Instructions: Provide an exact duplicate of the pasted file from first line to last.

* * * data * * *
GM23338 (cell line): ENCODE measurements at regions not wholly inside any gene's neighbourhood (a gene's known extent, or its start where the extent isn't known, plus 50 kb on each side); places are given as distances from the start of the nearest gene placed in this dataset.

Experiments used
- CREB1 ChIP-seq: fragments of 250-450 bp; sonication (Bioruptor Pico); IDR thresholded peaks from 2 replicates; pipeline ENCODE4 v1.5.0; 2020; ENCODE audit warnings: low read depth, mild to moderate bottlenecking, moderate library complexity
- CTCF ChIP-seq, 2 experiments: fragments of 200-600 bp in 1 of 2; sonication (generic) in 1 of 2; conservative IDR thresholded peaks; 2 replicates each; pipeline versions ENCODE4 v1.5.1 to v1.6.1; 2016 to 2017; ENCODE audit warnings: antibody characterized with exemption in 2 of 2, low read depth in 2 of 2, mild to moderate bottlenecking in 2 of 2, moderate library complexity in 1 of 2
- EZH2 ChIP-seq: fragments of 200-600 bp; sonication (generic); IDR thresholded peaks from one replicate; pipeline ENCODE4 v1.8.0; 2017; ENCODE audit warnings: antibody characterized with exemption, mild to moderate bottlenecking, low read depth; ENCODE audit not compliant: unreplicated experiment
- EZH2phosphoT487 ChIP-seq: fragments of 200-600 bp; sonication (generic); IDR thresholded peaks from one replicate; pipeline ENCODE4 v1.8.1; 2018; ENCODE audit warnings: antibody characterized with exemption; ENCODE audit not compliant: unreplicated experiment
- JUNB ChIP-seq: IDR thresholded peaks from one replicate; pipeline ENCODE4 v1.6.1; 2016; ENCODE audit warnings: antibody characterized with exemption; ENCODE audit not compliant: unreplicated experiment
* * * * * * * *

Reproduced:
GM23338 (cell line): ENCODE measurements at regions not wholly inside any gene's neighbourhood (a gene's known extent, or its start where the extent isn't known, plus 50 kb on each side); places are given as distances from the start of the nearest gene placed in this dataset.

Experiments used
- CREB1 ChIP-seq: fragments of 250-450 bp; sonication (Bioruptor Pico); IDR thresholded peaks from 2 replicates; pipeline ENCODE4 v1.5.0; 2020; ENCODE audit warnings: low read depth, mild to moderate bottlenecking, moderate library complexity
- CTCF ChIP-seq, 2 experiments: fragments of 200-600 bp in 1 of 2; sonication (generic) in 1 of 2; conservative IDR thresholded peaks; 2 replicates each; pipeline versions ENCODE4 v1.5.1 to v1.6.1; 2016 to 2017; ENCODE audit warnings: antibody characterized with exemption in 2 of 2, low read depth in 2 of 2, mild to moderate bottlenecking in 2 of 2, moderate library complexity in 1 of 2
- EZH2 ChIP-seq: fragments of 200-600 bp; sonication (generic); IDR thresholded peaks from one replicate; pipeline ENCODE4 v1.8.0; 2017; ENCODE audit warnings: antibody characterized with exemption, mild to moderate bottlenecking, low read depth; ENCODE audit not compliant: unreplicated experiment
- EZH2phosphoT487 ChIP-seq: fragments of 200-600 bp; sonication (generic); IDR thresholded peaks from one replicate; pipeline ENCODE4 v1.8.1; 2018; ENCODE audit warnings: antibody characterized with exemption; ENCODE audit not compliant: unreplicated experiment
- JUNB ChIP-seq: IDR thresholded peaks from one replicate; pipeline ENCODE4 v1.6.1; 2016; ENCODE audit warnings: antibody characterized with exemption; ENCODE audit not compliant: unreplicated experiment